15th March 2020 – When Saturday Goes – Football has come to a halt. We take stock of the game’s position and ponder its return.
10th March 2020 – Futureworld – The potential economic effects of the COVID-19 outbreak.
12th December 2019 – The Cost of Chasing Gold– In collaboration with the BBC, we look at the high price being paid by clubs to gain promotion into the Premier League.
7th November 2019 – Where to Next for M&S? – November 2019 results suggests the retailer is losing its way
10th October 2019 – Red Mist – Manchester United’s 2019 FY numbers and the stagnation of England’s biggest revenue-earning club.
13th March 2019 – Financial Fair Play – Guilty as Charged? – Our thoughts on FFP schemes and their key weakness.
18th December 2018 – Long Division – The Post-Ferguson years at Old Trafford have come at the expense of declining economic and on-pitch performance.
20th November 2018 – The Relegation Game – Tales of woe and economic performance at the wrong end of the Premier League table.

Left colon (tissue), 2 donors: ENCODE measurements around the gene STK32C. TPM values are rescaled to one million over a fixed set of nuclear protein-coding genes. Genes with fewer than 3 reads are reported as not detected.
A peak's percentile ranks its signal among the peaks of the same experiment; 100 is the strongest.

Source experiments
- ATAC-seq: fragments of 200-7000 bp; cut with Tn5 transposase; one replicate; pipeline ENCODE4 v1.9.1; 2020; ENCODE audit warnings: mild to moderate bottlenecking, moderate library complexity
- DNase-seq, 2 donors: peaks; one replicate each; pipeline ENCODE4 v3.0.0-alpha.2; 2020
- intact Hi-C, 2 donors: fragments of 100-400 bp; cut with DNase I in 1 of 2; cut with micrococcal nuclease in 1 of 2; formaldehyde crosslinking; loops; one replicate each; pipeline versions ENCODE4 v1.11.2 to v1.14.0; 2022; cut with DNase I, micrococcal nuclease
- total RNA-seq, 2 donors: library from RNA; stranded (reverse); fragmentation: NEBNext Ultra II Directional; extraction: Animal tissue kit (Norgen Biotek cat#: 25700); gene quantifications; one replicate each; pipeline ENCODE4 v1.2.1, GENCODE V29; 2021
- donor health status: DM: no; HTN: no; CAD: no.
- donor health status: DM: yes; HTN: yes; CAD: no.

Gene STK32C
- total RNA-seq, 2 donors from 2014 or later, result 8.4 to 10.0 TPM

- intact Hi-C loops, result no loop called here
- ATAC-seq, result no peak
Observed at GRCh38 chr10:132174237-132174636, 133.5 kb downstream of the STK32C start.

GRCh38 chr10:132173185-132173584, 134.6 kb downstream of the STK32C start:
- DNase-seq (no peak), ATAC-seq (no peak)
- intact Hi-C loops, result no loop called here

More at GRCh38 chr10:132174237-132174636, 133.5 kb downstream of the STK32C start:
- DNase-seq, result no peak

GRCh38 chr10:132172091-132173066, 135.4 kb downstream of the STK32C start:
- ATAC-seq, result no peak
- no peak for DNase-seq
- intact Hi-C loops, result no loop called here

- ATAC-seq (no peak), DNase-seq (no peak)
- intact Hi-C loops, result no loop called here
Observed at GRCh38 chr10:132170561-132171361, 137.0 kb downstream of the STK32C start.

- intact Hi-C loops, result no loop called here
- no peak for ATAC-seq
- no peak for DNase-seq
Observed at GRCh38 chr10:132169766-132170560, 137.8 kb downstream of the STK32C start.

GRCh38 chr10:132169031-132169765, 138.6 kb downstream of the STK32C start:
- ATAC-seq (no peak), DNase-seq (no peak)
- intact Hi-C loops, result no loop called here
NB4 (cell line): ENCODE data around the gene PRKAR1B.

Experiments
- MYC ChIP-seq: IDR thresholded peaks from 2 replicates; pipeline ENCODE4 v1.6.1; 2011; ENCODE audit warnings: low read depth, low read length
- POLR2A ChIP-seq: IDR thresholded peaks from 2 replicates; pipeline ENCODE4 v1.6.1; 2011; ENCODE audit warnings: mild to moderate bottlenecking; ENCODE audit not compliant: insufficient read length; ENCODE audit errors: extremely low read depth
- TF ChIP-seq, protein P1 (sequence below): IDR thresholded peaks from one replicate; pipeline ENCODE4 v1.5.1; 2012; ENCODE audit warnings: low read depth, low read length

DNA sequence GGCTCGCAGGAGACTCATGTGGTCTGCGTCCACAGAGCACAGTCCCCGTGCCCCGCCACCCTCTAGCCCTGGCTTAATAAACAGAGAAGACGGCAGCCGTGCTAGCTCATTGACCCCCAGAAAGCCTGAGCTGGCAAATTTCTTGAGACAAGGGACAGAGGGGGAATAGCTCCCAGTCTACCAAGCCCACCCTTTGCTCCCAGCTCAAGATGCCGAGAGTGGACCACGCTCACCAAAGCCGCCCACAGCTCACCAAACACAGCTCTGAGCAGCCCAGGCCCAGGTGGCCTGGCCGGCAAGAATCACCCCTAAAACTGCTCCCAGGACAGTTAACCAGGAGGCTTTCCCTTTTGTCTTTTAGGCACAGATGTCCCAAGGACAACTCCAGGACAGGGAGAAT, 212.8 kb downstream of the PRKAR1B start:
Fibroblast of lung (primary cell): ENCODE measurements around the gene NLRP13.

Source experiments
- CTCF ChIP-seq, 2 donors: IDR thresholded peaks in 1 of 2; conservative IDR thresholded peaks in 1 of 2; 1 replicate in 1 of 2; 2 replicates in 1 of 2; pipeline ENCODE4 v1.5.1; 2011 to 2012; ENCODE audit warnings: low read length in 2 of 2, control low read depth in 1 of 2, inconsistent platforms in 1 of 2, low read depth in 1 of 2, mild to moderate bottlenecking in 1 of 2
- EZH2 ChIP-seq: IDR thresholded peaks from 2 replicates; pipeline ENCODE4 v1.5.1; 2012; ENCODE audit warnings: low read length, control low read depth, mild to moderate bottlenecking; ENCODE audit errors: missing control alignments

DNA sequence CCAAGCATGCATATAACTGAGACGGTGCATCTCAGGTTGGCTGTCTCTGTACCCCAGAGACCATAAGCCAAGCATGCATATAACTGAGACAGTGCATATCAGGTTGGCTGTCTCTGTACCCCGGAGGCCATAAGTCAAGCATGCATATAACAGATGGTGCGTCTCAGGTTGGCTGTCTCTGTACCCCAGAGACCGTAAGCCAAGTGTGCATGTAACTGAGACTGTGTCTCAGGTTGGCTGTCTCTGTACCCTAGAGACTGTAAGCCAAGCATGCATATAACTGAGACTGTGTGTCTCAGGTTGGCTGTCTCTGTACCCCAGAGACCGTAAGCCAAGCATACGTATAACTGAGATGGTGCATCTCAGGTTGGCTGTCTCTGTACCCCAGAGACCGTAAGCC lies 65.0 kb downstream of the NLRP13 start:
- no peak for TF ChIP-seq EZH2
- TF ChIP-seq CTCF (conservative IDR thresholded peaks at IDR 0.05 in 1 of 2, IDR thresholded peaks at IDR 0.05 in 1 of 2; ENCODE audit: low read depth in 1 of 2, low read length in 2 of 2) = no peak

9th October 2018 – A Different View – Why fans ought to be acutely aware of football’s financial dynamics.
17th August 2018 – The End of the Beginning – La Liga heads west to conquer new worlds.
9th August 2018 – Reaching for Sky – the sequel – Latest offer price for satellite TV company is good for shareholders, less so for prospective owners.
8th August 2018 – American Dreams – English Premier League economic dynamics and American money – is a Euro Super League the next step?
3rd August 2018 – Mall Administration – Retail Property Co. bonus payouts at odds with increasing shareholder value.
20th April 2018 – Goonernomics Part Deux – The departure of Arsene Wenger…
18th April 2018 – The Price of Everything – Tesco’s latest numbers offer little in value.